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Pornographic Ecology: Hearthism and the Logic of Political Action

Ecographies

The subject of Eco Porn came up over at Tim’s Violent Signs, as he highlights and discusses the site Fuck for forest (FFF), which touts itself as a ‘all natural” “sexy” way  save the planet. The site and project are one thing (at a few glances, too lallapolooza-burning man/member porn-site for me), but Tim’s general juxtaposition gave me to think about the possible powerful connections between Ecology and Pornography. There is something to this alliance, aside from a certain 60s liberation confluence of “free” and “love” that provokes. Unlike, perhaps Porn for Animal Rights (which brings the “animal” in human sexuality into the fore, and seems to translate violences unto each other), Porn for Nature creates other ideological ambiguities and leveragings. Instead of Herzog’s depiction of Nature as one vast chain of murders (is that how he put it in My Best Fiend?), Nature (the ideological image) tends towards one vast orgy. But porn is not an orgy. Porn consists of localized, quite staged (staging is part of its aesthetic) intensified and captured action, a kind of sitism meant to communicate itself to other sites. If anything Porn aligned with Nature gives one to see the localized eruption, the acute collision between what is supposed to be human and supposed to be natural, almost in a political sense. Nature itself becomes localizations of stagings, species collisions, environment intersexualizations within confines to be analyzed, broadcasts of itself in a heightened viability.

This leads to the immediate thoughts I had in response to Tim Matts piece, that in the very logic of Ecology and in Pornography, as both instrumentally instruct our experience and analysis of the world, the is a kind of exportation of border, a reconfiguring of Home. And, we can see, that pornography and ecology support themselves in the variety of their expansions, at least as political projects:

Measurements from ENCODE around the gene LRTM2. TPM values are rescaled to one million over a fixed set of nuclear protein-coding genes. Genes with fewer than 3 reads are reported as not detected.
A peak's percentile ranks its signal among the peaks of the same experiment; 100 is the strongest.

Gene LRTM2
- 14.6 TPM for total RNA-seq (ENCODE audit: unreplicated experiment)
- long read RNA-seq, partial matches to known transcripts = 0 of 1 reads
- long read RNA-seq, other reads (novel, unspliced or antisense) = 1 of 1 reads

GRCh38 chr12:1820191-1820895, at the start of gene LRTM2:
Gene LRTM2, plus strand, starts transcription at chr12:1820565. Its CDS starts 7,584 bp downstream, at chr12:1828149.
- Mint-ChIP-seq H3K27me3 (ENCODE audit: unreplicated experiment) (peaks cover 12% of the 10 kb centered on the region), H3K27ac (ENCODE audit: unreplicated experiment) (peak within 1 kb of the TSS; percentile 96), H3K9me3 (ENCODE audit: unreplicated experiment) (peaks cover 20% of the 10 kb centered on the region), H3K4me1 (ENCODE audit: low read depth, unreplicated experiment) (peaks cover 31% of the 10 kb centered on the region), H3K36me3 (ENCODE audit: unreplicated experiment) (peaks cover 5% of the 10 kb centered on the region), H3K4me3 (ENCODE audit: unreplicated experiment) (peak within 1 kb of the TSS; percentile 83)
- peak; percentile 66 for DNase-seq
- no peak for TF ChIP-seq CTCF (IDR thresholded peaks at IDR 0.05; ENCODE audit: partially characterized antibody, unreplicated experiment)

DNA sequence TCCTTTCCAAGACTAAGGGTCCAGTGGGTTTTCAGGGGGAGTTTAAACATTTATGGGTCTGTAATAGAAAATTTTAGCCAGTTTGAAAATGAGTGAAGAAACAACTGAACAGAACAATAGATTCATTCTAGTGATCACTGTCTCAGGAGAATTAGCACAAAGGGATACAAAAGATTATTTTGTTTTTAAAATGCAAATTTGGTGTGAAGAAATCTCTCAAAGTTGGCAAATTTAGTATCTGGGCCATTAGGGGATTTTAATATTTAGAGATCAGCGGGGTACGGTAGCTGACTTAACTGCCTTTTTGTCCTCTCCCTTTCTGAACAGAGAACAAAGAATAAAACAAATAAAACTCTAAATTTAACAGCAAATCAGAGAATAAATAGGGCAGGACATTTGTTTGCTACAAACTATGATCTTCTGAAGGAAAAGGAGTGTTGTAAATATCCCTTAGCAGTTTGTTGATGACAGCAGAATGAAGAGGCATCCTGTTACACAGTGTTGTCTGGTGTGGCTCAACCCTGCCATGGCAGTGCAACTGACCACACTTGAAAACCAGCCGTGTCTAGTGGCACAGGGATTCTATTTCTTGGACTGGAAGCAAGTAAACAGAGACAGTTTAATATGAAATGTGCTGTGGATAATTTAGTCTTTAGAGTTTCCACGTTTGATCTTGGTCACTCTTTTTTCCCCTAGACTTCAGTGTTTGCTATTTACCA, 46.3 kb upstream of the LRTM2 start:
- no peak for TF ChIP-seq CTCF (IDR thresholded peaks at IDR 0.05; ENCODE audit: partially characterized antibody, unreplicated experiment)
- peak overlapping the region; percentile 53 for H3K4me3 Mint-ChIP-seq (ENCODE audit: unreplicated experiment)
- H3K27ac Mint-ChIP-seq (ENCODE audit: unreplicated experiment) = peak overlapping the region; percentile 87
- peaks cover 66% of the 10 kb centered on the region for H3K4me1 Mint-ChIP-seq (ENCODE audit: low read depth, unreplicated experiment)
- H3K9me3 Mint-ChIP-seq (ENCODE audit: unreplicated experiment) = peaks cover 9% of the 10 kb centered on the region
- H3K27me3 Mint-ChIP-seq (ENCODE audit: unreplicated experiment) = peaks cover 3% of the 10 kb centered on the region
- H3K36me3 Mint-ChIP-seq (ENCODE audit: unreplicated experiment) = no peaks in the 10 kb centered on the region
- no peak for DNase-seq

There is one, radically conceptual way that I can imagine that pornography (of any sort) connects itself to ecology, and that is at the etymological level. The “eco” in ecology is the study of the hearth, the home, with all its attendant social normatives, its structured persistence in every culture. Ecology is one might say, Home-ism. [And I don’t think that Idealism’s alienating and essential binaries of self/other, home/fremde are helpful here]. Pornography, the writing of prostitutes, are etched displays of that which at several levels appears to violate the home. Sex, moral sex, is supposed to occur right there at the core of the home, making a kind of double hearth. That Odysseus  is recognized as being home through the identification of his wedding bed – a great immovable tree hewn – into speaks to the anchoring of home in sexual act. Problems of ecology, we want to say in a qualified way, are problems of Home-ism, defining the Home in an incomplete and bordered way. Economics, the laws of hearths, attempts to trace out the nature of a hearth’s extension, but pornography immediate leaps and puts-out-aleady at the investigations’s limit, the sexual act, (seemingly) far beyond the terminus of the hearth. Yet the act itself is generative, is hearth-making, but in a potentially dislocating fashion. It encourages the imagination of Home-ism beyond where home might be, outside in the wilderness; and as hearth-making sexual acts (under economic auspices) are pyrophilic embers, threatening forest fires of another kind. Pornography propels the inside of the hearth to be re-started beyond the walls of home, and ecology forces the mind to expand those walls deep into systematic wholes never before imagined to be circulated. Pornography instantiates a de-centering that throws the ecological logic out into its sphere, but, as a fire-starter, also prevents (and threatens) and cohesive final vision of what a new-home might be. A fantasy flattening of hearth-making and of Home which the pornographic conflagration can tend to induce, itself is not an eco-end as it can merely dissipates the energy it generates, as well as laying its sexualized structures to appropriation.

Thoughts on Porn and the Political

There seems to me that there is found in pornography the essentially political act in the sense that it is both “framed” but also that the framing is meant to expose/reveal the absolute nexus of the human and the natural (as they are presupposed as divorced). One recalls the brute apogee of Sade’s work from the Bastille, and the presence of rampant porn publishing surrounding the French Revolution, to take the text book case. And as I discussed in the questions of freedom at stake in US versus Stevens: The Affects of Law and Protection, it is that porn takes as its mode of communications and replication the affective conduits of image, an intentful proliferation and economic bonding through the eidentic, that allows it to unnerve, literally, un-nerve the very weave of law and sense itself, on sites of the body, what each political act (conservative or liberal) threatens if for only a moment to do.